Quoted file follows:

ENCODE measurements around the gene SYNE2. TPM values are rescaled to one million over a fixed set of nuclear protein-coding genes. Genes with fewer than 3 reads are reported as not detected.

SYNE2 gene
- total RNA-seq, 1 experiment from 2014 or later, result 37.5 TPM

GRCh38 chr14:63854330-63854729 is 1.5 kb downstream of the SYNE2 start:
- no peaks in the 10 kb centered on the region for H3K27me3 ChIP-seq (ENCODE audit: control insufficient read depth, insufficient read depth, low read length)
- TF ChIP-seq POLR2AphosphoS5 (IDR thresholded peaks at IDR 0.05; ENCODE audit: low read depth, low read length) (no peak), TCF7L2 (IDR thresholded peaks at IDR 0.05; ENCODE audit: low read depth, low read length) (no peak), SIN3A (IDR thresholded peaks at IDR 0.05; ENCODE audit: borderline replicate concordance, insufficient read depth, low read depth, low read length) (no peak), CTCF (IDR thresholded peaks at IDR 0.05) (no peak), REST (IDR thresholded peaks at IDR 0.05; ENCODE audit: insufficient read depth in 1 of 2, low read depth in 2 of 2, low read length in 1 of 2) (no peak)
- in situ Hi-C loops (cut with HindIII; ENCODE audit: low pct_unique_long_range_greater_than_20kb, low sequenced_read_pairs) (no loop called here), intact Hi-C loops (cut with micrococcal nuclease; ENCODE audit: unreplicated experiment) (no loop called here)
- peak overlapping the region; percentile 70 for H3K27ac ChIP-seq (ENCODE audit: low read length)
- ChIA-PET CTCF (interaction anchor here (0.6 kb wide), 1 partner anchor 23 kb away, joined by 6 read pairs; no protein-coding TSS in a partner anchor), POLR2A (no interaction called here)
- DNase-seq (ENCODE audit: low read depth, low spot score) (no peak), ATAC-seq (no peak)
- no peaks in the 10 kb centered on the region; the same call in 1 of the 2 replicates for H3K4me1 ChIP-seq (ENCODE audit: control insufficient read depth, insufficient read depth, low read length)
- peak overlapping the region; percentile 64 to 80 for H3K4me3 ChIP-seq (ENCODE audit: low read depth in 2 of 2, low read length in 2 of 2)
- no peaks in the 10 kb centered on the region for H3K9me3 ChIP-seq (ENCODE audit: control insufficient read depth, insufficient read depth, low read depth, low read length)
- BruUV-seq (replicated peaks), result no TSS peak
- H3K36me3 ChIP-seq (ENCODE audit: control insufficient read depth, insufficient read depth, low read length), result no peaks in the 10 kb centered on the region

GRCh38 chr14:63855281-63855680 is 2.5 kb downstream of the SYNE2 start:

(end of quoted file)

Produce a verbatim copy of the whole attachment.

ENCODE measurements around the gene SYNE2. TPM values are rescaled to one million over a fixed set of nuclear protein-coding genes. Genes with fewer than 3 reads are reported as not detected.

SYNE2 gene
- total RNA-seq, 1 experiment from 2014 or later, result 37.5 TPM

GRCh38 chr14:63854330-63854729 is 1.5 kb downstream of the SYNE2 start:
- no peaks in the 10 kb centered on the region for H3K27me3 ChIP-seq (ENCODE audit: control insufficient read depth, insufficient read depth, low read length)
- TF ChIP-seq POLR2AphosphoS5 (IDR thresholded peaks at IDR 0.05; ENCODE audit: low read depth, low read length) (no peak), TCF7L2 (IDR thresholded peaks at IDR 0.05; ENCODE audit: low read depth, low read length) (no peak), SIN3A (IDR thresholded peaks at IDR 0.05; ENCODE audit: borderline replicate concordance, insufficient read depth, low read depth, low read length) (no peak), CTCF (IDR thresholded peaks at IDR 0.05) (no peak), REST (IDR thresholded peaks at IDR 0.05; ENCODE audit: insufficient read depth in 1 of 2, low read depth in 2 of 2, low read length in 1 of 2) (no peak)
- in situ Hi-C loops (cut with HindIII; ENCODE audit: low pct_unique_long_range_greater_than_20kb, low sequenced_read_pairs) (no loop called here), intact Hi-C loops (cut with micrococcal nuclease; ENCODE audit: unreplicated experiment) (no loop called here)
- peak overlapping the region; percentile 70 for H3K27ac ChIP-seq (ENCODE audit: low read length)
- ChIA-PET CTCF (interaction anchor here (0.6 kb wide), 1 partner anchor 23 kb away, joined by 6 read pairs; no protein-coding TSS in a partner anchor), POLR2A (no interaction called here)
- DNase-seq (ENCODE audit: low read depth, low spot score) (no peak), ATAC-seq (no peak)
- no peaks in the 10 kb centered on the region; the same call in 1 of the 2 replicates for H3K4me1 ChIP-seq (ENCODE audit: control insufficient read depth, insufficient read depth, low read length)
- peak overlapping the region; percentile 64 to 80 for H3K4me3 ChIP-seq (ENCODE audit: low read depth in 2 of 2, low read length in 2 of 2)
- no peaks in the 10 kb centered on the region for H3K9me3 ChIP-seq (ENCODE audit: control insufficient read depth, insufficient read depth, low read depth, low read length)
- BruUV-seq (replicated peaks), result no TSS peak
- H3K36me3 ChIP-seq (ENCODE audit: control insufficient read depth, insufficient read depth, low read length), result no peaks in the 10 kb centered on the region

GRCh38 chr14:63855281-63855680 is 2.5 kb downstream of the SYNE2 start: